Daniel, Aristotle, and the End
About four centuries before Christ, the Greek philosopher Aristotle wrote
about "the end," meaning the final purpose of things, that to which "all
things aim." For Aristotle, "the end of the medical art is health, that of
shipbuilding a vessel, that of strategy victory, that of economics wealth."
Applying this principle to humanity, he said that the end of humanity, its
ultimate purpose, is "happiness"—that which we seek "always for itself
and never for the sake of something else."
Not a bad conclusion for someone working without revealed knowledge. But
although happiness can certainly be a laudable goal, it hardly answers the
crucial questions about the end and purpose of life, especially when that
life always ends in the grave, where the issue of happiness is, indeed, rather
In contrast to Aristotle, the prophet Daniel (a few hundred years earlier)
also wrote about "the end" but from a radically different perspective. For
Daniel, the end wasn't found within humans themselves as some natural result
of who and what they were; instead, the end was something brought about by
the supernatural intervention of an all-knowing, all-powerful God who promised
that "the end"—meaning the end of this world—was, in fact, the
beginning of a new one. In short, while Aristotle looked within humanity
for its end, Daniel (as do all the Bible writers) puts the end in something
that transcends humanity, and that is the God who first created humanity.
How thankful we should be, too, because if our "end," our purpose, were limited
only to ourselves, it hardly seems worth the effort to reach that end. Why
expend all the energy and pain of eking out an existence here, only to have
it all culminate in death? In contrast, Daniel shows that "the end" is, really,
a new beginning.
Of course, one of the great purposes of the Bible is to show us not only
what our ends are but how we can reach those ends. The book of Daniel, our
topic for the next three months, fulfills a unique role in helping us do
just that. In it are impressive prophecies that, perhaps better than anywhere
else in Scripture, help establish a firm and rational foundation for our
faith in the One who, through the work of Jesus Christ, has assured us our
end: eternal life in a new creation
Whether through the stories (where we are shown God's intervention in the
lives of individuals) or through the grand, sweeping prophecies (where we
are shown God's sovereignty over the world), the book of Daniel not only
reveals the presence of God in our world but, in a sense, helps prove that
existence and intervention.
Daniel belongs to what is called "apocalyptic" literature. "Apocalyptic"
comes from the Greek apokalypsis, meaning "an unveiling" or "a revelation."
The apocalyptic books of Daniel and Revelation describe, by means of symbolic
visions, important stages of human history. But even more so, they reveal
to us "the end"—that is, the end of all things as they are now but not
what they will be forever.
the Christian Era, the stories and prophecies of Daniel have inspired poets,
artists, and philosophers. They have given comfort and hope to the weary;
yet, at the same time they have challenged the minds of historians and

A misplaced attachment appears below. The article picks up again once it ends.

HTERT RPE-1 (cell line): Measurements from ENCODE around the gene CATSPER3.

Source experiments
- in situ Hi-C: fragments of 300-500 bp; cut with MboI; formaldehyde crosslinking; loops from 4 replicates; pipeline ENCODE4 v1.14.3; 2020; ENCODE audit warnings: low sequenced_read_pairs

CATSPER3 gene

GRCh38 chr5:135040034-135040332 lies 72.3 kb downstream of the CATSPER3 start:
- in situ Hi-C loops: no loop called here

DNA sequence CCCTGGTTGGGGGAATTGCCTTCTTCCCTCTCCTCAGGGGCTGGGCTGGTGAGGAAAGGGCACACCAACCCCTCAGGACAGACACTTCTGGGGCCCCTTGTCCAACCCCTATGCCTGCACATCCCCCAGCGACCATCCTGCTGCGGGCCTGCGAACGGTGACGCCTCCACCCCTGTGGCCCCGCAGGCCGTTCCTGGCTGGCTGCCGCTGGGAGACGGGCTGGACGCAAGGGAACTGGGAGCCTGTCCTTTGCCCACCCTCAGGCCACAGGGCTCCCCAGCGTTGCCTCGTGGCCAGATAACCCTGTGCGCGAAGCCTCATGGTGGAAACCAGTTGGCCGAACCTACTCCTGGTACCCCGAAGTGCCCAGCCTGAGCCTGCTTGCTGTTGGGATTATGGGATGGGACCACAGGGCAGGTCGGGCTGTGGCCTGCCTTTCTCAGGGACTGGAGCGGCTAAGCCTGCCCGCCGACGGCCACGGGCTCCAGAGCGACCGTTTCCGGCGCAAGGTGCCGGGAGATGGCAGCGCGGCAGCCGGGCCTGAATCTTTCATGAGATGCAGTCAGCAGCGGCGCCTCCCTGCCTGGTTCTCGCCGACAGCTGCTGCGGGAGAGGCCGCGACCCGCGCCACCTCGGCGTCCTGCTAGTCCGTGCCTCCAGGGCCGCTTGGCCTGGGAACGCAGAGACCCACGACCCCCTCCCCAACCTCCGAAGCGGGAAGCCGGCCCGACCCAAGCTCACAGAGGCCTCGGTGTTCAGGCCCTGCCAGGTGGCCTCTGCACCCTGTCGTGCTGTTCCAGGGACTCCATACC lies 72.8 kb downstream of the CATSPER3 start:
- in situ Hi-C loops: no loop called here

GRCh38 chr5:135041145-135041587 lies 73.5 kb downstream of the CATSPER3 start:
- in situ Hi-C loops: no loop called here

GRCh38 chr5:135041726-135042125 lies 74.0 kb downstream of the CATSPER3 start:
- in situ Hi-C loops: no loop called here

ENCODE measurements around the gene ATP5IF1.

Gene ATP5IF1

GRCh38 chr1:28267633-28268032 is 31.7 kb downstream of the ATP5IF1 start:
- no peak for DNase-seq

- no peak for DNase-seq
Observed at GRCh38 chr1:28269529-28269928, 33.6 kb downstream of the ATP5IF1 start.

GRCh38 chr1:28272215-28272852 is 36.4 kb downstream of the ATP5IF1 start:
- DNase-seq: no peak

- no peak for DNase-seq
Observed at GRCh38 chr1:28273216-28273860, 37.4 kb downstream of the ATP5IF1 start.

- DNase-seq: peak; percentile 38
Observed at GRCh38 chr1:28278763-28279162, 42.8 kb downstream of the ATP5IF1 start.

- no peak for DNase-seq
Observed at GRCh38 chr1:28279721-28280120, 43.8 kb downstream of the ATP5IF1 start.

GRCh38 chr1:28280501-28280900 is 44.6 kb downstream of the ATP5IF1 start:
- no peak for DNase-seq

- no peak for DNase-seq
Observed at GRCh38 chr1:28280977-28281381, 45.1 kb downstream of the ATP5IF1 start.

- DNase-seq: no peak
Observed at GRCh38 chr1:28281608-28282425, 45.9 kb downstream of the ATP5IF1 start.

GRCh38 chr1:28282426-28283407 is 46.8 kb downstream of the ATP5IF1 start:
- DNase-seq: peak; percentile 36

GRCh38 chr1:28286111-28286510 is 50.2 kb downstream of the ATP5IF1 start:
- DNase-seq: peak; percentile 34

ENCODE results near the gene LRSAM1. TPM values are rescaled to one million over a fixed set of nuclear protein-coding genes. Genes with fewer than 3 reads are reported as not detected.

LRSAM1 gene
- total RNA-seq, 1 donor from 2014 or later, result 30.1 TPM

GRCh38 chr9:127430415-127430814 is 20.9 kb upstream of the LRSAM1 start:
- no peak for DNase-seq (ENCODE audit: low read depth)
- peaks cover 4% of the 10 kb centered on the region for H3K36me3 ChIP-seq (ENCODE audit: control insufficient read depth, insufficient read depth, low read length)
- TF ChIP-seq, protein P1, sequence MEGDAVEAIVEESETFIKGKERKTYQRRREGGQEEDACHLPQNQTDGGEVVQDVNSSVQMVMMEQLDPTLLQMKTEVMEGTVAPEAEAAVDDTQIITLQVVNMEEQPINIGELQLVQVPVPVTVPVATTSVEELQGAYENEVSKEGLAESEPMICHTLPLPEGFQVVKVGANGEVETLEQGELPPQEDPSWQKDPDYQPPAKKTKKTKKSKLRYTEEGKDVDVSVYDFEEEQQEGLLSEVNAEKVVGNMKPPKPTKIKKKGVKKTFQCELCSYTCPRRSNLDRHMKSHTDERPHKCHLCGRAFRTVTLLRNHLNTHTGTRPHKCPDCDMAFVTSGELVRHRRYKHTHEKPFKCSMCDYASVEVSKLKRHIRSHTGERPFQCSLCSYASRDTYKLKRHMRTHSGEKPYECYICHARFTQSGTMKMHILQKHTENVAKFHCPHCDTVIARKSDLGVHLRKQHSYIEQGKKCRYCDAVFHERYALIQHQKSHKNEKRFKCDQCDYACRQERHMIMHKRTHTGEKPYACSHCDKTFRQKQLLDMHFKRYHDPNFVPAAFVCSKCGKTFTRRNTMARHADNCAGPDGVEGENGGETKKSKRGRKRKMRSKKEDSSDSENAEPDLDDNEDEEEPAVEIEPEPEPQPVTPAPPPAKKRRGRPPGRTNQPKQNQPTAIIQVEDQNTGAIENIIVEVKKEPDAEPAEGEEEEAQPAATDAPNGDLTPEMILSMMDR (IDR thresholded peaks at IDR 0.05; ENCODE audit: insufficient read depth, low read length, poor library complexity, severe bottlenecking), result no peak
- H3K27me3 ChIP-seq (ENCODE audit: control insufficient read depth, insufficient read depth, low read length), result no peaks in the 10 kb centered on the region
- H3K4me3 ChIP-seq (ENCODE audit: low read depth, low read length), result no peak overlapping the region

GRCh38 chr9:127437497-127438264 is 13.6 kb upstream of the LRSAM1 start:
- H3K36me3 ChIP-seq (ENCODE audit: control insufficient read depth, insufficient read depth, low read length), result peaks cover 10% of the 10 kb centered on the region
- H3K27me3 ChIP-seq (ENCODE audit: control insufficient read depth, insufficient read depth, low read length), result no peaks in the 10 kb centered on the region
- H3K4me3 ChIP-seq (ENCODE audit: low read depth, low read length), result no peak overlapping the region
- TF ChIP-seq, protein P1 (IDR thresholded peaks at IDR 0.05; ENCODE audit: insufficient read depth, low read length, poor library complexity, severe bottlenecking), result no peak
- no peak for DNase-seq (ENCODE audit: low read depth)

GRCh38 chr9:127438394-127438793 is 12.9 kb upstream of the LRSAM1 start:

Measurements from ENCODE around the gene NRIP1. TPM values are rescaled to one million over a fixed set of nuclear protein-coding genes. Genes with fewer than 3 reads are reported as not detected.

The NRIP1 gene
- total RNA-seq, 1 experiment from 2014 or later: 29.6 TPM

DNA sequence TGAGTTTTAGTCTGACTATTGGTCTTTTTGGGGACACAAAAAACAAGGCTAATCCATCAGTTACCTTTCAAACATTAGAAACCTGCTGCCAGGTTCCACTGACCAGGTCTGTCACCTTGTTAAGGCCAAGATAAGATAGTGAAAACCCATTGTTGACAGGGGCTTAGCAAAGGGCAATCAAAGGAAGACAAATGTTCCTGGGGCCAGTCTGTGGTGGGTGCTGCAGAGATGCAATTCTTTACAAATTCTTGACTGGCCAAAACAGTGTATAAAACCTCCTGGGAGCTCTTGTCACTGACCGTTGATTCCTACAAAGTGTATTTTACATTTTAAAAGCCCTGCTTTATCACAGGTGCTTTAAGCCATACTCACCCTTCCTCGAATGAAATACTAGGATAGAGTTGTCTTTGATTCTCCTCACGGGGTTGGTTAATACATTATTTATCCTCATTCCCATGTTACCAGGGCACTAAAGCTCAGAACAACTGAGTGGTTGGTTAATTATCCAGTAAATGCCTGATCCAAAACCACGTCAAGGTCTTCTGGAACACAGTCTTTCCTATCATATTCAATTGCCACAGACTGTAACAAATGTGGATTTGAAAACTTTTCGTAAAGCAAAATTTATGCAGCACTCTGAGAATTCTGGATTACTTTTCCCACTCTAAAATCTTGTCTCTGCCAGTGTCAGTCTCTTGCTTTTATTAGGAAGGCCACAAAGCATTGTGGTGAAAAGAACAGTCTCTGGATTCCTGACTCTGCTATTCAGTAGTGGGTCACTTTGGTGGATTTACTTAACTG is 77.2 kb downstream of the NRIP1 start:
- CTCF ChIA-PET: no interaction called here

Above all, the book has shown that our world is not an iceberg drifting toward
some unknown and unforeseen end but that, behind the scenes and in ways we
cannot imagine or now understand, our God is working to bring all things
to a grand and glorious conclusion.
"As we near the close of this world's history, the prophecies recorded by
Daniel demand our special attention, as they relate to the very time in which
we are living."—Ellen G. White, Prophets and Kings, p. 547.
Even Jesus Himself points us specially to Daniel, saying, "When ye therefore
shall see the abomination of desolation, spoken of by Daniel the prophet,
stand in the holy place, (whoso readeth, let him understand:)"
24:15; see also
Considering the importance of the book of Daniel, it shouldn't be surprising
that the enemy would hate it and has gone to extraordinary lengths to weaken
its impact. For instance, though Daniel himself in various chapters dates
his writing, higher critical scholars dismiss those dates as fabrications,
placing the book hundreds of years later and focusing it on events that are
not the concern of Daniel. In this way, by arguing that Daniel wrote after
the events he described, scholars weaken the impact of the book and the powerful
prophecies within it. After all, anyone can write history; only inspiration
can tell the future. As Seventh-day Adventists, we must firmly reject the
humanistic attempts to undercut the supernatural origins of these writings.
This quarter's Bible study guide was written by Gerhard Pfandl, an associate
director at the Biblical Research Institute at the General Conference. A
native of Austria, where he pastored and taught for almost twenty years,
Dr. Pfandl also worked for several years in California and Australia. He
is married and has two grown children. A longtime student of Daniel, he is
more than qualified to teach us about a book that so powerfully and convincingly
reveals an end that Aristotle—with all his knowledge—never could
have imagined or even dared to hope for.
(all lessons may
School Study Helps
Jerry Giardina of Pecos, Texas, assisted by his wife, Cheryl,
prepares a series of helps to accompany the Sabbath School lesson. He includes
all related scripture and most EGW quotations. Jerry has chosen the "New
King James Version" of the scriptures this quarter. It is used with permission.
The study helps are provided in three wordprocessing versions
Word; RTF for our MAC friends (this
is now a zip file); and HTML (Web Pages).
Last updated on September 3, 2004
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